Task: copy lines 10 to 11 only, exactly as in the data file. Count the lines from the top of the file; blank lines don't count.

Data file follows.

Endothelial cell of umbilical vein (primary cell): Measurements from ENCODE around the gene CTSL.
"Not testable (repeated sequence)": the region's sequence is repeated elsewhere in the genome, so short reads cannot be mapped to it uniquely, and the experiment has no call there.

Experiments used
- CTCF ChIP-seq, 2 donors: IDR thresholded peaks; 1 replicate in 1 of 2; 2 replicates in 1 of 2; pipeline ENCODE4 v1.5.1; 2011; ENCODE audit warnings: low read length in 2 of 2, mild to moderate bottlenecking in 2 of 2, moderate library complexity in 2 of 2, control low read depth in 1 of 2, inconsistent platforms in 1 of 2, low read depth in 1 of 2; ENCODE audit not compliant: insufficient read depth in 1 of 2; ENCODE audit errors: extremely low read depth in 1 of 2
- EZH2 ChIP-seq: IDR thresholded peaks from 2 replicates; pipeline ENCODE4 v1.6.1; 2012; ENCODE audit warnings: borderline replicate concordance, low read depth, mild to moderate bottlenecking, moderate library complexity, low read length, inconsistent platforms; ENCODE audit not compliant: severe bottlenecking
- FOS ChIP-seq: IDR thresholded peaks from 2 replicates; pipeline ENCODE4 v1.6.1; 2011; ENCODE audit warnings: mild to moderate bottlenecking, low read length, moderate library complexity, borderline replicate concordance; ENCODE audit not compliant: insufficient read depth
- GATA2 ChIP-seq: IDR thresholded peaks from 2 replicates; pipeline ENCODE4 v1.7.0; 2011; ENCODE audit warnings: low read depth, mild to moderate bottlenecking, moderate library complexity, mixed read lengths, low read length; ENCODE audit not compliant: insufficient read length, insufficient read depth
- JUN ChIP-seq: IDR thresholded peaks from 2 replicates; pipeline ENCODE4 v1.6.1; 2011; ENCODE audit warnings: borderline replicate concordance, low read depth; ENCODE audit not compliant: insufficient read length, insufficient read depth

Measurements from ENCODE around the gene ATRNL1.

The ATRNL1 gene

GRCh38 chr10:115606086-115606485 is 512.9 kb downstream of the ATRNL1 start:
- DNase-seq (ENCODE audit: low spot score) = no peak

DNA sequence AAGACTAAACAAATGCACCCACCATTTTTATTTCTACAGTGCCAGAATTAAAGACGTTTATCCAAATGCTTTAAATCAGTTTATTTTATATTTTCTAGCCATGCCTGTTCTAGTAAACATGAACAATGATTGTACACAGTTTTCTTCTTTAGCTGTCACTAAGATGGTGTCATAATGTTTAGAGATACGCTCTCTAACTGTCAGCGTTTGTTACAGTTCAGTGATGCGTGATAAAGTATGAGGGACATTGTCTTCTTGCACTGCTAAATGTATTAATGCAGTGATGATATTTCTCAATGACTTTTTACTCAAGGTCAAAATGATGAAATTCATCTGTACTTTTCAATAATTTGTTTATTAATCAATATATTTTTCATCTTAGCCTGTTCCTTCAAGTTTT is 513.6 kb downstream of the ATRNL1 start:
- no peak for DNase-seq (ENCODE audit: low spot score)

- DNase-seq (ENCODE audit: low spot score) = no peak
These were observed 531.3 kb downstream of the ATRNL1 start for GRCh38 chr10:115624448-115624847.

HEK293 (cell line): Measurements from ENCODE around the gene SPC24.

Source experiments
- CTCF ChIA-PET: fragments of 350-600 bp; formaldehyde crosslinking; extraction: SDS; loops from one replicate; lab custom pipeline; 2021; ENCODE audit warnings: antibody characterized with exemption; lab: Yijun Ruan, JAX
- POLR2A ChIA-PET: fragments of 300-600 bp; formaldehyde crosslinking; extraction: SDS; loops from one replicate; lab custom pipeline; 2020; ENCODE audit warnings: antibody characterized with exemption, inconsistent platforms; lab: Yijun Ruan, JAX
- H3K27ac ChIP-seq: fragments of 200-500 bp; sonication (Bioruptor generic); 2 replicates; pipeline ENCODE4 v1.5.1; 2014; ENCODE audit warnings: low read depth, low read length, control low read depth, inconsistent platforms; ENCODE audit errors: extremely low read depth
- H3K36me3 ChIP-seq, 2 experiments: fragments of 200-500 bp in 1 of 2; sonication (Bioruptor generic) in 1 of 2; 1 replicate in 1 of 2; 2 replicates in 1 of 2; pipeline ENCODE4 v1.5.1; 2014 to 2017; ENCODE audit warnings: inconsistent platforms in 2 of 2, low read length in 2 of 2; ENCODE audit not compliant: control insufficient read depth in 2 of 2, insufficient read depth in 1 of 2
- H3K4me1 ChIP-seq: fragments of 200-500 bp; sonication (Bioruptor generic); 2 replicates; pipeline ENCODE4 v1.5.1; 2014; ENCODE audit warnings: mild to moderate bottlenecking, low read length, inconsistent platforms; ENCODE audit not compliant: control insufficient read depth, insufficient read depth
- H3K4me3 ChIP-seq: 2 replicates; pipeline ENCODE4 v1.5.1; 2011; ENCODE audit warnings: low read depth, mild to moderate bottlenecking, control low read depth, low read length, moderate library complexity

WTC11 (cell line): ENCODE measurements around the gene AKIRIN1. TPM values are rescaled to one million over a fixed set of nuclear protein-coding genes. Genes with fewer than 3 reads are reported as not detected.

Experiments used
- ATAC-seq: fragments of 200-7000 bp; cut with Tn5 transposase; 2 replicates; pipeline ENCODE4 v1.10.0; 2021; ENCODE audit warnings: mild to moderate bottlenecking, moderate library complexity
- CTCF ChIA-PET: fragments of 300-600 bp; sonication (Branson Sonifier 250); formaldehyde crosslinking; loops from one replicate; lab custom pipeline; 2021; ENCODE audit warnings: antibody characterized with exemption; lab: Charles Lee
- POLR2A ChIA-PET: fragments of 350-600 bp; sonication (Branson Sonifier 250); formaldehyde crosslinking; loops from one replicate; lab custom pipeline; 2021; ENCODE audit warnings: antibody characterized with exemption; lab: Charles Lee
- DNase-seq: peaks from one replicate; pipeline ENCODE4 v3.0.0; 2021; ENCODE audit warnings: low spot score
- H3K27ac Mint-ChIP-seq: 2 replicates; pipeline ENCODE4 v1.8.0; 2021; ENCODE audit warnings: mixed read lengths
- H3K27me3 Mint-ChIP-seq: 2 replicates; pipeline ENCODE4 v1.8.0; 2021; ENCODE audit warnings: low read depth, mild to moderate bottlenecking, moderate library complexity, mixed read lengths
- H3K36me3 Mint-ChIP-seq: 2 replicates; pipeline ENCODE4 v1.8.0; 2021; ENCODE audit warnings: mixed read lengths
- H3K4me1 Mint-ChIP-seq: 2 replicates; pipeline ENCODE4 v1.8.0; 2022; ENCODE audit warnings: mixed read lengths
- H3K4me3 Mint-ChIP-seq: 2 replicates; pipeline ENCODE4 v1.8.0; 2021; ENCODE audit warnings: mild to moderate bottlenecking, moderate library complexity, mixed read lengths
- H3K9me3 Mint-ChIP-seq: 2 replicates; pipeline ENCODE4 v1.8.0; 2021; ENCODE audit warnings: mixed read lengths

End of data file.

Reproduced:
The ATRNL1 gene

GRCh38 chr10:115606086-115606485 is 512.9 kb downstream of the ATRNL1 start: